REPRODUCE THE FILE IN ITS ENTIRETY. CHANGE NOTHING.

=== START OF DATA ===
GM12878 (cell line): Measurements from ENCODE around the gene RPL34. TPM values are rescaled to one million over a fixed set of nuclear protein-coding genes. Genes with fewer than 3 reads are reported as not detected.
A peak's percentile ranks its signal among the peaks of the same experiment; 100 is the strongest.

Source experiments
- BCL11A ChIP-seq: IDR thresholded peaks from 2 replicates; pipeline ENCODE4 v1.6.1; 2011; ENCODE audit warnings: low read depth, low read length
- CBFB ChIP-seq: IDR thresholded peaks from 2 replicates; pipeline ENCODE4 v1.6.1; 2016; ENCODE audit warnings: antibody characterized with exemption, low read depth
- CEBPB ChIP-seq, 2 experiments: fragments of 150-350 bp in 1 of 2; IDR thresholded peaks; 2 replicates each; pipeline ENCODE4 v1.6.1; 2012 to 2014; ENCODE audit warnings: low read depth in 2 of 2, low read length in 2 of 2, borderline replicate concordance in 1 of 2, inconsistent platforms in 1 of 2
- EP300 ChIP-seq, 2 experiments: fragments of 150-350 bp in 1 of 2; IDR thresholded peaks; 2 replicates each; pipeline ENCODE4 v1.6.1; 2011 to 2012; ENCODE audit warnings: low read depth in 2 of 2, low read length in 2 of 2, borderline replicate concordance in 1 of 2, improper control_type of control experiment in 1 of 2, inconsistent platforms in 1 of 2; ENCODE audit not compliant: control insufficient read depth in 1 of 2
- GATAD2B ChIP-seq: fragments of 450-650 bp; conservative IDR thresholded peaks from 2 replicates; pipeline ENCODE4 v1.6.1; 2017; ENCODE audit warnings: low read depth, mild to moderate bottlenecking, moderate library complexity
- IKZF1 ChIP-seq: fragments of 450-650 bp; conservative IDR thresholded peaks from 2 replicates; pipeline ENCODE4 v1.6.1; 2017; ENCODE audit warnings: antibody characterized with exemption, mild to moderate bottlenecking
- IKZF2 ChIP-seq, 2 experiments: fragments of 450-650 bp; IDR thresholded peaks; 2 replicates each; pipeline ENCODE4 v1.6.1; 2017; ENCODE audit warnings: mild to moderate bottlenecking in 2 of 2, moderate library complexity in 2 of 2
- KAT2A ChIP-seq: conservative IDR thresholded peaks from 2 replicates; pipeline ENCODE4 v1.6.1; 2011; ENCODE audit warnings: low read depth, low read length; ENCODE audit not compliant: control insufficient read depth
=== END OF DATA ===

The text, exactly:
GM12878 (cell line): Measurements from ENCODE around the gene RPL34. TPM values are rescaled to one million over a fixed set of nuclear protein-coding genes. Genes with fewer than 3 reads are reported as not detected.
A peak's percentile ranks its signal among the peaks of the same experiment; 100 is the strongest.

Source experiments
- BCL11A ChIP-seq: IDR thresholded peaks from 2 replicates; pipeline ENCODE4 v1.6.1; 2011; ENCODE audit warnings: low read depth, low read length
- CBFB ChIP-seq: IDR thresholded peaks from 2 replicates; pipeline ENCODE4 v1.6.1; 2016; ENCODE audit warnings: antibody characterized with exemption, low read depth
- CEBPB ChIP-seq, 2 experiments: fragments of 150-350 bp in 1 of 2; IDR thresholded peaks; 2 replicates each; pipeline ENCODE4 v1.6.1; 2012 to 2014; ENCODE audit warnings: low read depth in 2 of 2, low read length in 2 of 2, borderline replicate concordance in 1 of 2, inconsistent platforms in 1 of 2
- EP300 ChIP-seq, 2 experiments: fragments of 150-350 bp in 1 of 2; IDR thresholded peaks; 2 replicates each; pipeline ENCODE4 v1.6.1; 2011 to 2012; ENCODE audit warnings: low read depth in 2 of 2, low read length in 2 of 2, borderline replicate concordance in 1 of 2, improper control_type of control experiment in 1 of 2, inconsistent platforms in 1 of 2; ENCODE audit not compliant: control insufficient read depth in 1 of 2
- GATAD2B ChIP-seq: fragments of 450-650 bp; conservative IDR thresholded peaks from 2 replicates; pipeline ENCODE4 v1.6.1; 2017; ENCODE audit warnings: low read depth, mild to moderate bottlenecking, moderate library complexity
- IKZF1 ChIP-seq: fragments of 450-650 bp; conservative IDR thresholded peaks from 2 replicates; pipeline ENCODE4 v1.6.1; 2017; ENCODE audit warnings: antibody characterized with exemption, mild to moderate bottlenecking
- IKZF2 ChIP-seq, 2 experiments: fragments of 450-650 bp; IDR thresholded peaks; 2 replicates each; pipeline ENCODE4 v1.6.1; 2017; ENCODE audit warnings: mild to moderate bottlenecking in 2 of 2, moderate library complexity in 2 of 2
- KAT2A ChIP-seq: conservative IDR thresholded peaks from 2 replicates; pipeline ENCODE4 v1.6.1; 2011; ENCODE audit warnings: low read depth, low read length; ENCODE audit not compliant: control insufficient read depth